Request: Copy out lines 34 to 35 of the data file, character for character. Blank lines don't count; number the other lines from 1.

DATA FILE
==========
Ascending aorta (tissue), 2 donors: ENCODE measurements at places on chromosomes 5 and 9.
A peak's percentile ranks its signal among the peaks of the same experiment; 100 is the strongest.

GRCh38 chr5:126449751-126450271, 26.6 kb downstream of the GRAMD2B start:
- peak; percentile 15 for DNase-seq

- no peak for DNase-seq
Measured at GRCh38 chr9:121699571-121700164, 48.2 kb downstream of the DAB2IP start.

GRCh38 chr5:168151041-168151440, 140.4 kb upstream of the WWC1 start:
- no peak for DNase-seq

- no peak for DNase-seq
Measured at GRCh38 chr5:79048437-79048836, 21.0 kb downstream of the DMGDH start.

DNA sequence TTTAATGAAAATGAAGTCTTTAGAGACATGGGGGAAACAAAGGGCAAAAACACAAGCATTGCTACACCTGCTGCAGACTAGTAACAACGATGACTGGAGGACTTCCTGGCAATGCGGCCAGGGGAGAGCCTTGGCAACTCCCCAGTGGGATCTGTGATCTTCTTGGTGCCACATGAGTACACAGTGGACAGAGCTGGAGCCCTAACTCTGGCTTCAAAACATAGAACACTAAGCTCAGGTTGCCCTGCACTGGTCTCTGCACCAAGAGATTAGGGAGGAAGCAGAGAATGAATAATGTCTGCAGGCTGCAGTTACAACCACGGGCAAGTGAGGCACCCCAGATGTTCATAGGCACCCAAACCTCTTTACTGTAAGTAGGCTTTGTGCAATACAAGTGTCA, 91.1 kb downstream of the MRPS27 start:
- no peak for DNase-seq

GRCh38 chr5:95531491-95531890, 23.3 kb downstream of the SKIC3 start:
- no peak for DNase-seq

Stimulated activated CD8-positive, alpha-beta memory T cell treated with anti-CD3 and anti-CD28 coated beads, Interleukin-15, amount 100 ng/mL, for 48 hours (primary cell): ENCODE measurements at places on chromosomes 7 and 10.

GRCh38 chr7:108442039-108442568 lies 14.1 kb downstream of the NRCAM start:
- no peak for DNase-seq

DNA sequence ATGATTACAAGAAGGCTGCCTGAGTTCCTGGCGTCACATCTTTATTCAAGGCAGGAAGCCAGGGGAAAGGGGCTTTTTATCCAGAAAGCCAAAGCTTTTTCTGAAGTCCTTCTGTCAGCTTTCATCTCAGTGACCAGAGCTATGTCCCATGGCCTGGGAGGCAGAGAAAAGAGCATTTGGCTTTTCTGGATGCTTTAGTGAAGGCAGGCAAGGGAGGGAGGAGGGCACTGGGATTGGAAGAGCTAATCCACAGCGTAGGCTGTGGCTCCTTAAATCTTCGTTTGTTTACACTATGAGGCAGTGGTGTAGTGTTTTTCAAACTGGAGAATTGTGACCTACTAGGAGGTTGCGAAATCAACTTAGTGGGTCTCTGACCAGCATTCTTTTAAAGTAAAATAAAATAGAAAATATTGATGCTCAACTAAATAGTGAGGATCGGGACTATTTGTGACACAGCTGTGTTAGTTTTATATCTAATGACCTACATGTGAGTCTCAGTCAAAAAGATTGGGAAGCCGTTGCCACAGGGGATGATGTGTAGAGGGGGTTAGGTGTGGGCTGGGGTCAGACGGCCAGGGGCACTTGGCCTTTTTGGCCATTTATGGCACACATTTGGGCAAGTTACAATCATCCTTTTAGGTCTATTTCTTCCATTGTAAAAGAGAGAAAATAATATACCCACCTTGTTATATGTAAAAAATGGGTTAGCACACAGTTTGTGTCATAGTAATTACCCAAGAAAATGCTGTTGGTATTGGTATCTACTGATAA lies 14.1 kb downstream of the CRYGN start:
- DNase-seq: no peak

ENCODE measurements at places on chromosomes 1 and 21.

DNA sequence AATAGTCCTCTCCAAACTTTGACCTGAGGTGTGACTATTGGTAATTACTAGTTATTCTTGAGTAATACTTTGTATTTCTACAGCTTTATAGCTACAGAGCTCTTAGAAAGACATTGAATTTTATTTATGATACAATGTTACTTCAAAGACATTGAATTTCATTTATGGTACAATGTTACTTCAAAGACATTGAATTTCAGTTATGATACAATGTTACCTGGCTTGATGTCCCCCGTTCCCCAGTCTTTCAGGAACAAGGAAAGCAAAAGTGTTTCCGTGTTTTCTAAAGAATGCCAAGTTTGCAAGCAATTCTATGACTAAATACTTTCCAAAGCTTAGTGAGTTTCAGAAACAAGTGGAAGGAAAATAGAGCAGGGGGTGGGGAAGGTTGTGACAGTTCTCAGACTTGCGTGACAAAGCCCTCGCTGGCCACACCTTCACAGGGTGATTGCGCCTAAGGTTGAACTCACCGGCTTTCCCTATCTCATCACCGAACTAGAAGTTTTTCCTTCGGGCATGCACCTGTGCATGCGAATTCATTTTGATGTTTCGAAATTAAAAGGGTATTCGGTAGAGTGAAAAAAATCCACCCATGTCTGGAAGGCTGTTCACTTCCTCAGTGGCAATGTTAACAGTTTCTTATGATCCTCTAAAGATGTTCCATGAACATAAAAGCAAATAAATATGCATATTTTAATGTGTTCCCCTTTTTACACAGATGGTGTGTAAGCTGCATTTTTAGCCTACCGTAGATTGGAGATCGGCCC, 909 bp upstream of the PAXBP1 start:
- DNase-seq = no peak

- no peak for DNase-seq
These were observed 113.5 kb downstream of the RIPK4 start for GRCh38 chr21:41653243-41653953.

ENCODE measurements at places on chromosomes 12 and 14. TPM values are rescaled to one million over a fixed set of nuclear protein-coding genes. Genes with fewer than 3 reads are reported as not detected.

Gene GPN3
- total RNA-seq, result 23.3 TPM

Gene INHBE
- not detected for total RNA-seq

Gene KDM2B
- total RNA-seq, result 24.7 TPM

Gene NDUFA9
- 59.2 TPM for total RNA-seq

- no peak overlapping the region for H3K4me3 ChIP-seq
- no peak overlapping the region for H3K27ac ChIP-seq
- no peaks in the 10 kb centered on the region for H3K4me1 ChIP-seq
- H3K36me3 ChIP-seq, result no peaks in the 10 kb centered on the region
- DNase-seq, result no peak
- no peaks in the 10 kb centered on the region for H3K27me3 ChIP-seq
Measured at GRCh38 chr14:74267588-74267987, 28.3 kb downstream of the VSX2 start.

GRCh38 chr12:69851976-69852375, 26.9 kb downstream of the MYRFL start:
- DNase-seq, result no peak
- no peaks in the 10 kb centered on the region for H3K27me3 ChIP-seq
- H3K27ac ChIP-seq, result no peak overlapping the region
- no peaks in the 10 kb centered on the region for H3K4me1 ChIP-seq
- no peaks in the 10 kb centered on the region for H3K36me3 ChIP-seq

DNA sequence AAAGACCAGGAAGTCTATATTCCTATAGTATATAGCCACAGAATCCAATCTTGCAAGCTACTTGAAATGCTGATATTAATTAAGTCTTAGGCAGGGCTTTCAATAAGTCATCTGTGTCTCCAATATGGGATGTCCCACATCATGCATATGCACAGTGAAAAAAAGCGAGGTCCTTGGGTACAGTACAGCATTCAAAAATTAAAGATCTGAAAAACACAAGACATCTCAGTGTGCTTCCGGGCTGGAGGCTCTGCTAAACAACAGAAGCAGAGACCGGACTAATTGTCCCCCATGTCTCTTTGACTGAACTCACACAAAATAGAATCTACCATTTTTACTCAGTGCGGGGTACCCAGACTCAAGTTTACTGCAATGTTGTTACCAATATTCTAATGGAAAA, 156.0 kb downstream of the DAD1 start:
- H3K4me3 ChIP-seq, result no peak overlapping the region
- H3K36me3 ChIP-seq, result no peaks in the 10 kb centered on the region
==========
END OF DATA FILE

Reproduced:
- no peak overlapping the region for H3K4me3 ChIP-seq
- no peak overlapping the region for H3K27ac ChIP-seq